Capitol Riot

‘Dangerous Rhetoric': Anti-Defamation League Voices Concern Over Social-Media Posts

In an Instagram video, Escondido coffee-shop owner who was in Washington. D.C., during the riot this week says it's a time to fight and 'take our freedoms back'

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Among the San Diegans in Washington, D.C., this week as rioters stormed the Capitol was an Escondido business owner whose social media posts are being characterized as "dangerous" by the local president of the Anti-Defamation League.

“This is not the time to run from a fight," said David Chiddick on a video posted on Instagram. "But this is a time to run to a fight. This is not the time to watch and hope somebody fixes the problem for us. It is a time for us to stand up and fix the problem for ourselves.”

Chittick, who owns Koffe, a boutique coffee shop in Escondido, has defiantly ignored public health orders and kept his business open. He’s also previously posted videos about health orders being a threat to America’s freedoms.

Chiddick’s Instagram video was posted on Wednesday, apparently just before the violence broke out.

Chiddick said he was not among the rioters who stormed the Capitol and called it "very sad." He declined NBC 7's request for an interview to learn more about why he was in Washington.

“This is the moment where we can do something about it,” Chiddick said in his video post. "We can stand up and take our country back, take our freedoms back."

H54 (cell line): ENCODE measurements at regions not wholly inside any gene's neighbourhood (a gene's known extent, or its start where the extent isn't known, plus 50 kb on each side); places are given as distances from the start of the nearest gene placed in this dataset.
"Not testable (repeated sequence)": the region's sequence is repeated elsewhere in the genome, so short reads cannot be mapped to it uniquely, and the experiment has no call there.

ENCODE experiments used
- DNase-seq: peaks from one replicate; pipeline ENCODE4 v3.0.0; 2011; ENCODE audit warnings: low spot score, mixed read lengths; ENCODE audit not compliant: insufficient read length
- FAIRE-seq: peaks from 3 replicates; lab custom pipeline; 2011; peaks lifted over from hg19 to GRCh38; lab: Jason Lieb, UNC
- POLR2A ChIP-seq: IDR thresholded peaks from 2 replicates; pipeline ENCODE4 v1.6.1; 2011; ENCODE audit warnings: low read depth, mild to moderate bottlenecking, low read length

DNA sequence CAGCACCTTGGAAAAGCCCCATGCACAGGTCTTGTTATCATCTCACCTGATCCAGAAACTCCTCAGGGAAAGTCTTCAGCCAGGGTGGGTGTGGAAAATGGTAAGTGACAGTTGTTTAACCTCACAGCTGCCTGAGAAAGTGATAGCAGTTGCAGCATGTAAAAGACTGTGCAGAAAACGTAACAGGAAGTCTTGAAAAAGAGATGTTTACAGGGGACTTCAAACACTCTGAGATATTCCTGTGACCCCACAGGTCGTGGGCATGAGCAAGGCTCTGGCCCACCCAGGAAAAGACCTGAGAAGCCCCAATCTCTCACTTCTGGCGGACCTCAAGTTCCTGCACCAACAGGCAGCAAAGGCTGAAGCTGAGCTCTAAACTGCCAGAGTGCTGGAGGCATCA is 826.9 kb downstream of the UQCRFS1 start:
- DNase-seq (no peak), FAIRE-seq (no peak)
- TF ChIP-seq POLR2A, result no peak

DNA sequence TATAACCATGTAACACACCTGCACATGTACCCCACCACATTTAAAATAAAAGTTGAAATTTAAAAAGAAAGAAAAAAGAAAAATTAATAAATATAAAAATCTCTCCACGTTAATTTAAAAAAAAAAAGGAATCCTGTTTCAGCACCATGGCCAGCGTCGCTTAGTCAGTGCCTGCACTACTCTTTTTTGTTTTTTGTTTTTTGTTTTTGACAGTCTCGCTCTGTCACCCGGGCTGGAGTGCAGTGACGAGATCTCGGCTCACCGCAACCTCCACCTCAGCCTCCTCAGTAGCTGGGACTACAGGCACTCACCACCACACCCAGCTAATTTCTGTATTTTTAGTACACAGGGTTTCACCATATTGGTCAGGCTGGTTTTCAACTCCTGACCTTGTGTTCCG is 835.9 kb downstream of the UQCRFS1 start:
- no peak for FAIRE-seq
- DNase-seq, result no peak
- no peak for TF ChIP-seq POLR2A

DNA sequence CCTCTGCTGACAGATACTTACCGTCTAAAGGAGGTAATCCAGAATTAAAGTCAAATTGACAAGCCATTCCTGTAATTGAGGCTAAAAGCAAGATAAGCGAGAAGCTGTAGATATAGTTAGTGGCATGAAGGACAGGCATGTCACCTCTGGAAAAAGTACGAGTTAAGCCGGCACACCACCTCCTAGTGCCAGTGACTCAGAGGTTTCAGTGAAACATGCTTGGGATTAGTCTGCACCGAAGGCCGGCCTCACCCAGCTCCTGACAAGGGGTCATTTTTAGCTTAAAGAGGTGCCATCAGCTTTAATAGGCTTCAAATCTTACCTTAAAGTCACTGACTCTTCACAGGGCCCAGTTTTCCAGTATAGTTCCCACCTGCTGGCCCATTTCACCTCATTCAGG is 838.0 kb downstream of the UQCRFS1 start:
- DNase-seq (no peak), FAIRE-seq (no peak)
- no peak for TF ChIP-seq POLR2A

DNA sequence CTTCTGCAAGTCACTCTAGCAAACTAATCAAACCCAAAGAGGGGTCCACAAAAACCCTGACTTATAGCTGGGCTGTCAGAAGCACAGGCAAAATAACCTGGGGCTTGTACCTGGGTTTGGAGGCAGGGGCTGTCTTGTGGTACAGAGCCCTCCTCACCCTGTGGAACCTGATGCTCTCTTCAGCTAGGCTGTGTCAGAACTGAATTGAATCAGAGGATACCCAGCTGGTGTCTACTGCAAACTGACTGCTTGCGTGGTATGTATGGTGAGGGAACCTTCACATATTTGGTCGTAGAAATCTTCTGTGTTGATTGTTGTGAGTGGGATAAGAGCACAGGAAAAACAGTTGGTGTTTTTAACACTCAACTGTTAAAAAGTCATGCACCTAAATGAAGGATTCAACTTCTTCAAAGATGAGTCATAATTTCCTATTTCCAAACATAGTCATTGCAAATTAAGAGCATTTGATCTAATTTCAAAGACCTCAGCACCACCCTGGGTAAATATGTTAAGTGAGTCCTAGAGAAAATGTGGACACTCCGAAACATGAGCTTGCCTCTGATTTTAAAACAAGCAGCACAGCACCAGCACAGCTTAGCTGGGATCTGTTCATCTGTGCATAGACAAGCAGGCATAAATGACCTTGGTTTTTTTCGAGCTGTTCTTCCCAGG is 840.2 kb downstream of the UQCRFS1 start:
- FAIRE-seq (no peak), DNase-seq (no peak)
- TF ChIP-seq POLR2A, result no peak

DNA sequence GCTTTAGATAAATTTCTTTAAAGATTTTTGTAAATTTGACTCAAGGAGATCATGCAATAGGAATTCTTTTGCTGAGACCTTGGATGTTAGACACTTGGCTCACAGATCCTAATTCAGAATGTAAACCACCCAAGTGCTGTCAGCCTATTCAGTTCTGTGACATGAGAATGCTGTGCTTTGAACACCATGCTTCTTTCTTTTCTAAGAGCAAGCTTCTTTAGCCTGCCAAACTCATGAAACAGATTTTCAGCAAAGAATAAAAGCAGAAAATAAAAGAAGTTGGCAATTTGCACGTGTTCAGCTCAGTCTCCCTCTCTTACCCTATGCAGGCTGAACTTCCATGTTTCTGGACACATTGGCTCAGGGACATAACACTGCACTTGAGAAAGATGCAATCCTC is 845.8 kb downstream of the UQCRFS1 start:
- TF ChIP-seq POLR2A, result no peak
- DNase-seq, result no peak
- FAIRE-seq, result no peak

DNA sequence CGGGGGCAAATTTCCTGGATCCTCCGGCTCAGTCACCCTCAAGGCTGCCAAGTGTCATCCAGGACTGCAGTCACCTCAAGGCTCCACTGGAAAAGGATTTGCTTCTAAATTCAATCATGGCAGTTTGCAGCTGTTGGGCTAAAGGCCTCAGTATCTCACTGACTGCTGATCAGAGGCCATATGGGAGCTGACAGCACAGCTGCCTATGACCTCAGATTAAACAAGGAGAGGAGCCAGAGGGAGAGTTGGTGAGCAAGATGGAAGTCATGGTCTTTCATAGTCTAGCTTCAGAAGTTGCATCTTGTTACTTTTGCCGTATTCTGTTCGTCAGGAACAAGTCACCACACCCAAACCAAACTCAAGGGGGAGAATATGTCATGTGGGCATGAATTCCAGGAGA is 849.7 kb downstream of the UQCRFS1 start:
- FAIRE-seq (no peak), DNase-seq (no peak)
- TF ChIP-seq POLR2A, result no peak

It’s not clear exactly what kind of action Chiddick condones, but for some, his rhetoric is cause for concern.

“That’s dangerous,” said Tammy Gillies, regional director of the Anti-Defamation League in San Diego. "That’s really dangerous."

“Words matter, as does the rhetoric that people put out there," Gillies said. "People talk a lot about First Amendment rights, but the First Amendment does not give you the right to incite. So, you can have free speech but you cannot incite violence, and I think that’s what’s been happening and social media adds to that in a huge way."

While Chiddick has previously ranted about public health orders, his Escondido coffee shop remains open, often packed with people not socially distanced.

“I think the time that we’re stepping into now is, again, when we get back to how the Founding Fathers wanted America to be, and that’s a nation where the government is always fearing the people,” Chiddick said in a December video post.

Meanwhile, Gillies said she considers the rioters who stormed the Capitol to be "domestic terrorists." She said the group is largely made up of white supremacists who believe this is their country only.

“These people feel emboldened, empowered," Gillies said. "They look at it as a victory, and we have to take this very, very seriously."

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